The largest body of fresh water in China is Lake Poyang in Jianxi Province. The size of the lake fluctuates tremendously between the wet season when the lake’s surface area is 4400 square kilometers and the dry season when it shrinks down to 1000 square kilometers. So every year Lake Poyang shrinks from being the size of Utah’s Great Salk Lake into being the size of Lake Champlain. Lake Poyang is the southern wintering ground of a huge number of migratory birds. It is also the site of what was reputedly the world’s largest naval battle. The north side of the lake is treacherous to navigate and it is said that more than 100 ships have vanished there in the past hundred years. There is a temple on the northern shore of the lake named Laoye Miao (temple of the Old Fellow) and locals call the waters near the temple the “death area” and the “demon horns” because so many ships are lost in that area.
Lake Poyang did not always exist. In 400 AD it was an inhabited plain along the Gan River, however when the Yangtze River switched courses the entire plain flooded. Located halfway along the Yangtze, the lake has great strategic importance.
In the middle of the fourteenth century, the Yuan dynasty had lost control of China. Various groups of rebels fought each other to seize the throne of heaven. By summer of 1363 AD there were two main contenders for control of China, Zhu Yuanzhang, the charismatic but ugly leader of the red turbans, and Chen Youliang, the king of Duhan which controlled the most powerful fleet on the Yantze. The former had a smaller force of maneuverable ships while the latter had greater numbers of men (Chen’s navy was believed to have had more than 600,000 men) and a large number of huge tower boats—literal floating fortresses. The total number of combatants on the lake is reckoned to have numbered over 850,000 men.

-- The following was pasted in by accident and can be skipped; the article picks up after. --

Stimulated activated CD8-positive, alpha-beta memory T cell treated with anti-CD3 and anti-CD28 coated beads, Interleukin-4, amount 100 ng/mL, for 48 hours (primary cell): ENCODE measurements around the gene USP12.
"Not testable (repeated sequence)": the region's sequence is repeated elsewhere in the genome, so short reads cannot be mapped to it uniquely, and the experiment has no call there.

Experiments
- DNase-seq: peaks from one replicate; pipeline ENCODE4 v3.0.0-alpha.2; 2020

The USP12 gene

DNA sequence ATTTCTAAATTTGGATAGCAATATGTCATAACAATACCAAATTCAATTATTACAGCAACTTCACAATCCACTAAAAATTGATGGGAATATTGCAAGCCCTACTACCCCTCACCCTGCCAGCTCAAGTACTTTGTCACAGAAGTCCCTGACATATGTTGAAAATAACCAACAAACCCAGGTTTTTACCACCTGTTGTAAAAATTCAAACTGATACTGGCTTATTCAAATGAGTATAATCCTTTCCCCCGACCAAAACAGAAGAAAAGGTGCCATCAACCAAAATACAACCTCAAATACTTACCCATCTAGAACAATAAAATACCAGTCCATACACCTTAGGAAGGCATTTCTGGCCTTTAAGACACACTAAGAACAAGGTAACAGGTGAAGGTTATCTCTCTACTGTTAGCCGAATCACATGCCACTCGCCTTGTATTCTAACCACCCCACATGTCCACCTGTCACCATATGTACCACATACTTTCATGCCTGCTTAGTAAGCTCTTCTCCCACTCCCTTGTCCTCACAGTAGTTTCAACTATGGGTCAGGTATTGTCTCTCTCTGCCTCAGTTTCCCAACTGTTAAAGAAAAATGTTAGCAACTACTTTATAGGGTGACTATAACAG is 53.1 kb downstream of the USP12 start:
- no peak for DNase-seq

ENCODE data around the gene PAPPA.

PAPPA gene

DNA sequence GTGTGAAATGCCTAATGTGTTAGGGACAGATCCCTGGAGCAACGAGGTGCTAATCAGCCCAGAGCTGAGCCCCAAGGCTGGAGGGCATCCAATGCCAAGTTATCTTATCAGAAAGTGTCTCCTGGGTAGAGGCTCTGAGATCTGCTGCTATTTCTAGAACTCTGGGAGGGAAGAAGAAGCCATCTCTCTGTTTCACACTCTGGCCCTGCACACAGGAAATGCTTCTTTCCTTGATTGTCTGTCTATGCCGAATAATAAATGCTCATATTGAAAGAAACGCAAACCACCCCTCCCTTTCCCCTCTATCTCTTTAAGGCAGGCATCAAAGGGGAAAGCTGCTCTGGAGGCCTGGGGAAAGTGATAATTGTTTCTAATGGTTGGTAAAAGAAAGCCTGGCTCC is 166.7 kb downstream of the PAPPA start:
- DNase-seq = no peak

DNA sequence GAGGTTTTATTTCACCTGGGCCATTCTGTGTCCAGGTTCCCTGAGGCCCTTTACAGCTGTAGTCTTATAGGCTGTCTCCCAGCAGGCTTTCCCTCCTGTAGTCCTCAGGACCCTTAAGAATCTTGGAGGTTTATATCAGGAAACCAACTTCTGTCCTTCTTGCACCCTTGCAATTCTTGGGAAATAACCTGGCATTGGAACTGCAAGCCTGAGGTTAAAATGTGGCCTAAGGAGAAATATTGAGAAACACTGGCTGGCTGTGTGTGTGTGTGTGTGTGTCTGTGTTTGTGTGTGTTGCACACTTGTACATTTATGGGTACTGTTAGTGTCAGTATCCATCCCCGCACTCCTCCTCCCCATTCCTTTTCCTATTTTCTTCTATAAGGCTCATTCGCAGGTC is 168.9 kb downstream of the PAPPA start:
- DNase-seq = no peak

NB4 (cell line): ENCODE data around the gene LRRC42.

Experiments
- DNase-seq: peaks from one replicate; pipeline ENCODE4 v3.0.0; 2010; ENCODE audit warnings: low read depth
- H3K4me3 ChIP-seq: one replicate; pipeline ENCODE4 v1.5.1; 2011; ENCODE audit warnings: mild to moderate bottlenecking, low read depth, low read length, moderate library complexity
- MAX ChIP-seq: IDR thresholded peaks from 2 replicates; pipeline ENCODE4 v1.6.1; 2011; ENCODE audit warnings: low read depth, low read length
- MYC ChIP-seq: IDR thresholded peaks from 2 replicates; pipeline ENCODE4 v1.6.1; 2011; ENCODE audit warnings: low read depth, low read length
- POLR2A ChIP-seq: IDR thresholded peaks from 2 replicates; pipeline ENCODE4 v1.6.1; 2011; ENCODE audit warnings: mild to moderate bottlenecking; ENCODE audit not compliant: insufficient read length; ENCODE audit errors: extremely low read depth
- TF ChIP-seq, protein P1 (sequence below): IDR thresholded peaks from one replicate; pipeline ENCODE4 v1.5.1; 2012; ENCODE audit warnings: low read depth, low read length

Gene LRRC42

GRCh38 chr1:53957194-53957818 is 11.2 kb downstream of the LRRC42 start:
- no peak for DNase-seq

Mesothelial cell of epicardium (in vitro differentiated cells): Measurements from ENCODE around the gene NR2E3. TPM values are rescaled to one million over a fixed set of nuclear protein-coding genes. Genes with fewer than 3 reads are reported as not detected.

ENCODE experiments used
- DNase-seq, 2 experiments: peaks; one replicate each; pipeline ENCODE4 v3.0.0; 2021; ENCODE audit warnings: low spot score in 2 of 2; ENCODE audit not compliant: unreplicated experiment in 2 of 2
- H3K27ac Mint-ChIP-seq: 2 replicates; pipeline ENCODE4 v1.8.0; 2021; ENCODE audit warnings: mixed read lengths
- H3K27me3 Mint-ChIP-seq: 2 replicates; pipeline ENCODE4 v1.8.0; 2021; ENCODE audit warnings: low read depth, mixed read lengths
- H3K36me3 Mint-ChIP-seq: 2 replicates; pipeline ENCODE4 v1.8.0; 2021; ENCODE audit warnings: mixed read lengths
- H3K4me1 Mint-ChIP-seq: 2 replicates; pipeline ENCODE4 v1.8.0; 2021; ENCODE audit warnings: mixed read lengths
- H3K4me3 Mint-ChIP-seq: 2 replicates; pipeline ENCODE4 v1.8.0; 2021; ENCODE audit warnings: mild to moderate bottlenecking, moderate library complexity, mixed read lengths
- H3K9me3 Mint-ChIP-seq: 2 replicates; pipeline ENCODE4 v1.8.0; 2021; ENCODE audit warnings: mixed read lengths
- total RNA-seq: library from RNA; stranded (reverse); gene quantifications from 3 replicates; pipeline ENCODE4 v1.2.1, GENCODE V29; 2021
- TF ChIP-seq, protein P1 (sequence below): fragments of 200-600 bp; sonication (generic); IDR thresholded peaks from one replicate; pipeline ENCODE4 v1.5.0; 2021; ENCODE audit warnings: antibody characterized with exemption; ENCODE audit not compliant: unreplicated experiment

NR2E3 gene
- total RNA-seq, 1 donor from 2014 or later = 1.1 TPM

Unfortunately for Chen Youliang, the battle started as the lake began to dry out. To prevent the dauntless troops of Zhu Yuanzhang from scaling the tower boats with hooks and ladders, Chen ordered his boats to hold close formation, but this turned out to be ruinous since Zhu launched fire boats into the consolidated line. Hundreds of thousands of sailors died in the horrible fiery battle, and Zhu Yuangzhang went on to found the Ming dynasty, one of China’s greatest dynasties.